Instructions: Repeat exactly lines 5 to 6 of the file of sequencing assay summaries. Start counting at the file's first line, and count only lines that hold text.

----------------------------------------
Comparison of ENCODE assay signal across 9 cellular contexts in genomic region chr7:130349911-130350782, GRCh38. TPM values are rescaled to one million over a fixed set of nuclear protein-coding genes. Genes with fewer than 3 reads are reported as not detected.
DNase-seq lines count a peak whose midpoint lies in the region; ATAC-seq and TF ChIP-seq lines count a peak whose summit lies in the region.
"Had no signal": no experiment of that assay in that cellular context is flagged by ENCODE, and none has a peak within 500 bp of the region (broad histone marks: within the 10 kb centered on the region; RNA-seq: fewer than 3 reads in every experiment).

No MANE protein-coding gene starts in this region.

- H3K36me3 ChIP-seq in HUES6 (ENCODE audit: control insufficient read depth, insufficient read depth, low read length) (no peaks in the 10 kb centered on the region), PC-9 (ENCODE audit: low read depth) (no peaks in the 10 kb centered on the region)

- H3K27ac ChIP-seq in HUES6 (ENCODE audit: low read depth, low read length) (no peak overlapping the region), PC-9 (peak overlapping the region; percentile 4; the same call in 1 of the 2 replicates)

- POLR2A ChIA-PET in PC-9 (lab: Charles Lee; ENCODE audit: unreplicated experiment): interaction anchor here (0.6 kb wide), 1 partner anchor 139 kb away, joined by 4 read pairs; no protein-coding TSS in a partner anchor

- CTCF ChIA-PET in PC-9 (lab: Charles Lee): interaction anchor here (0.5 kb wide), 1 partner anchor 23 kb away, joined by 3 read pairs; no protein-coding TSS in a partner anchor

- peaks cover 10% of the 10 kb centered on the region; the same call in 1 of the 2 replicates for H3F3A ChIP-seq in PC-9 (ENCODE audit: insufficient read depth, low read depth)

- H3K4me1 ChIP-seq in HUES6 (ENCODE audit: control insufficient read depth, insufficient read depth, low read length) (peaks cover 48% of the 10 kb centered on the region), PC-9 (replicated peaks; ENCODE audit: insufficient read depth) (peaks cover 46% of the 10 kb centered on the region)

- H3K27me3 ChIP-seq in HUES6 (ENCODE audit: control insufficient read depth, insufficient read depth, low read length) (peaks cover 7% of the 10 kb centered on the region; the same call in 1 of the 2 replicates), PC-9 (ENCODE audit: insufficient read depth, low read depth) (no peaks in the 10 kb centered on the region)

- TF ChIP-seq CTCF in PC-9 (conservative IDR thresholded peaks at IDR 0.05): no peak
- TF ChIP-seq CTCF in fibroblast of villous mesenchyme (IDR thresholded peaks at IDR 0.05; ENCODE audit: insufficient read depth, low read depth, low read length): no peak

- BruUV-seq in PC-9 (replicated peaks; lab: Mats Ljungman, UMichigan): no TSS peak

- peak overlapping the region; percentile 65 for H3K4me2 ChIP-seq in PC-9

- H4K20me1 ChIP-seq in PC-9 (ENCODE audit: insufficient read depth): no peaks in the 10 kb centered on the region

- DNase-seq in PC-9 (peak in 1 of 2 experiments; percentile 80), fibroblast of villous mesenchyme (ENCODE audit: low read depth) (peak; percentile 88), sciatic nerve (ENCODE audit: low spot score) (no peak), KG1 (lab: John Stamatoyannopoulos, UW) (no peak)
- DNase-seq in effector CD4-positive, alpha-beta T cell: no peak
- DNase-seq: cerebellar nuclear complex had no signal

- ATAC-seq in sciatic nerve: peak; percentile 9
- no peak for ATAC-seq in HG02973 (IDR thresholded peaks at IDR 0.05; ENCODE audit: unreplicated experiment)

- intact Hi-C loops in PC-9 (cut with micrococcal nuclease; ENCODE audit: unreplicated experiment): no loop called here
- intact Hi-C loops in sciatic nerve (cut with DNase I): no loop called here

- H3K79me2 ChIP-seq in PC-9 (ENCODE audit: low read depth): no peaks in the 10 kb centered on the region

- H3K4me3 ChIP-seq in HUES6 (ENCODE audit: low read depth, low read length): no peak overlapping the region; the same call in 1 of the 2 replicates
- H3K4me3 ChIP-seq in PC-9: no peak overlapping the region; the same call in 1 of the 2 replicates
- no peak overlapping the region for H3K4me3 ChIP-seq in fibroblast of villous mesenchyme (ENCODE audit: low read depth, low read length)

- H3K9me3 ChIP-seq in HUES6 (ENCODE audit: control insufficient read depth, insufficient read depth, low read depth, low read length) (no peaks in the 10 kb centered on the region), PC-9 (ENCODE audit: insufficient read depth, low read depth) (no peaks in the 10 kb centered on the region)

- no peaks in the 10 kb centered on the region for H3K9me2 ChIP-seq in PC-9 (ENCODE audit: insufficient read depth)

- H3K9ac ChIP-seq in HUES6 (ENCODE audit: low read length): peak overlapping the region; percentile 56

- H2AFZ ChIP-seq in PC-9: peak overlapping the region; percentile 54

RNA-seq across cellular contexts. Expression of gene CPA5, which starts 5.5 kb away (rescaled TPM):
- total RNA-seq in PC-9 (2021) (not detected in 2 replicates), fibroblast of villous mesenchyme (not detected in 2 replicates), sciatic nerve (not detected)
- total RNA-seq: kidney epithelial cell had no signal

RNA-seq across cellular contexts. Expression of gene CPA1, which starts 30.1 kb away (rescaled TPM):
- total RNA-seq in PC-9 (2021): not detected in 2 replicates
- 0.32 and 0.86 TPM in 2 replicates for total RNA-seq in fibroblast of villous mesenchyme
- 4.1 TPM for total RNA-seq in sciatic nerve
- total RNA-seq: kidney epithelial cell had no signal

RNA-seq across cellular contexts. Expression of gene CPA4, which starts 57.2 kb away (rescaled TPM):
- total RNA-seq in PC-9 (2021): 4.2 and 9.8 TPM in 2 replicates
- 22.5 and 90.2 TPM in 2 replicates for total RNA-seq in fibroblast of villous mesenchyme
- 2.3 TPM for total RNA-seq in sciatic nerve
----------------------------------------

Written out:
- H3K36me3 ChIP-seq in HUES6 (ENCODE audit: control insufficient read depth, insufficient read depth, low read length) (no peaks in the 10 kb centered on the region), PC-9 (ENCODE audit: low read depth) (no peaks in the 10 kb centered on the region)

- H3K27ac ChIP-seq in HUES6 (ENCODE audit: low read depth, low read length) (no peak overlapping the region), PC-9 (peak overlapping the region; percentile 4; the same call in 1 of the 2 replicates)